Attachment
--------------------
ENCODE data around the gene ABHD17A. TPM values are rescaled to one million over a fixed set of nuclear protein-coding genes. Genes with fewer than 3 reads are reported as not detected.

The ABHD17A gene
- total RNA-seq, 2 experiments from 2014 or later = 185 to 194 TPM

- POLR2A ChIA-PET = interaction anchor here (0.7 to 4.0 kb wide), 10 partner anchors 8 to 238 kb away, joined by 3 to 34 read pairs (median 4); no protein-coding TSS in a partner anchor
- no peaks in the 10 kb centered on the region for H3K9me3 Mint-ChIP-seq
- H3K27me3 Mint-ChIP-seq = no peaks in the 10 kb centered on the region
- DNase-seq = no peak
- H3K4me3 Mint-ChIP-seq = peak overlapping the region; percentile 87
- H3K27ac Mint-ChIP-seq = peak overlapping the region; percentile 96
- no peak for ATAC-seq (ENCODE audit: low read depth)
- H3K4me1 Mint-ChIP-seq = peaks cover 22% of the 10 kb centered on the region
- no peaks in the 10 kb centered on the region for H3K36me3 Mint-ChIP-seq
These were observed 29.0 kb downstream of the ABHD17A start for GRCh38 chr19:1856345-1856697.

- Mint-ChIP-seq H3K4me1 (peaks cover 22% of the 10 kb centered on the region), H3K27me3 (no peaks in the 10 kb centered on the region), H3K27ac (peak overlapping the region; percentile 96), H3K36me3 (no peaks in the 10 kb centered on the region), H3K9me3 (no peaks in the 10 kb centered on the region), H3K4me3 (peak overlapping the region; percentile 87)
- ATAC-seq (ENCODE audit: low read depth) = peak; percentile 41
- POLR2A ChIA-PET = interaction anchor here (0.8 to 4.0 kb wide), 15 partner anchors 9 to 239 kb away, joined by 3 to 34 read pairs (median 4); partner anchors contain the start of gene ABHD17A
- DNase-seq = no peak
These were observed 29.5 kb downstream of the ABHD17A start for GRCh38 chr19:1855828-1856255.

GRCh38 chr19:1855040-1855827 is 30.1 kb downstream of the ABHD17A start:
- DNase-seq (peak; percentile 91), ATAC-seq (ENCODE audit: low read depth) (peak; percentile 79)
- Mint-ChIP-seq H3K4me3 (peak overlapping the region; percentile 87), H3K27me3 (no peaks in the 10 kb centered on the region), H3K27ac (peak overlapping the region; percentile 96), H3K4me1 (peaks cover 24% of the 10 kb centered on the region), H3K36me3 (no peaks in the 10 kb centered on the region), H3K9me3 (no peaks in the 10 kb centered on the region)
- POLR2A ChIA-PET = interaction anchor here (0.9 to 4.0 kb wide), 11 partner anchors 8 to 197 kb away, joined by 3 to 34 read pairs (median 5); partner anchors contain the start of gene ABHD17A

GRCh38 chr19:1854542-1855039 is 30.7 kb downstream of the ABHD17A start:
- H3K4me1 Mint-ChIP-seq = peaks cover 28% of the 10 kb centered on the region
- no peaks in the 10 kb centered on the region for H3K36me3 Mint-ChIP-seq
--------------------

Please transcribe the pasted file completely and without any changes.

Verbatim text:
ENCODE data around the gene ABHD17A. TPM values are rescaled to one million over a fixed set of nuclear protein-coding genes. Genes with fewer than 3 reads are reported as not detected.

The ABHD17A gene
- total RNA-seq, 2 experiments from 2014 or later = 185 to 194 TPM

- POLR2A ChIA-PET = interaction anchor here (0.7 to 4.0 kb wide), 10 partner anchors 8 to 238 kb away, joined by 3 to 34 read pairs (median 4); no protein-coding TSS in a partner anchor
- no peaks in the 10 kb centered on the region for H3K9me3 Mint-ChIP-seq
- H3K27me3 Mint-ChIP-seq = no peaks in the 10 kb centered on the region
- DNase-seq = no peak
- H3K4me3 Mint-ChIP-seq = peak overlapping the region; percentile 87
- H3K27ac Mint-ChIP-seq = peak overlapping the region; percentile 96
- no peak for ATAC-seq (ENCODE audit: low read depth)
- H3K4me1 Mint-ChIP-seq = peaks cover 22% of the 10 kb centered on the region
- no peaks in the 10 kb centered on the region for H3K36me3 Mint-ChIP-seq
These were observed 29.0 kb downstream of the ABHD17A start for GRCh38 chr19:1856345-1856697.

- Mint-ChIP-seq H3K4me1 (peaks cover 22% of the 10 kb centered on the region), H3K27me3 (no peaks in the 10 kb centered on the region), H3K27ac (peak overlapping the region; percentile 96), H3K36me3 (no peaks in the 10 kb centered on the region), H3K9me3 (no peaks in the 10 kb centered on the region), H3K4me3 (peak overlapping the region; percentile 87)
- ATAC-seq (ENCODE audit: low read depth) = peak; percentile 41
- POLR2A ChIA-PET = interaction anchor here (0.8 to 4.0 kb wide), 15 partner anchors 9 to 239 kb away, joined by 3 to 34 read pairs (median 4); partner anchors contain the start of gene ABHD17A
- DNase-seq = no peak
These were observed 29.5 kb downstream of the ABHD17A start for GRCh38 chr19:1855828-1856255.

GRCh38 chr19:1855040-1855827 is 30.1 kb downstream of the ABHD17A start:
- DNase-seq (peak; percentile 91), ATAC-seq (ENCODE audit: low read depth) (peak; percentile 79)
- Mint-ChIP-seq H3K4me3 (peak overlapping the region; percentile 87), H3K27me3 (no peaks in the 10 kb centered on the region), H3K27ac (peak overlapping the region; percentile 96), H3K4me1 (peaks cover 24% of the 10 kb centered on the region), H3K36me3 (no peaks in the 10 kb centered on the region), H3K9me3 (no peaks in the 10 kb centered on the region)
- POLR2A ChIA-PET = interaction anchor here (0.9 to 4.0 kb wide), 11 partner anchors 8 to 197 kb away, joined by 3 to 34 read pairs (median 5); partner anchors contain the start of gene ABHD17A

GRCh38 chr19:1854542-1855039 is 30.7 kb downstream of the ABHD17A start:
- H3K4me1 Mint-ChIP-seq = peaks cover 28% of the 10 kb centered on the region
- no peaks in the 10 kb centered on the region for H3K36me3 Mint-ChIP-seq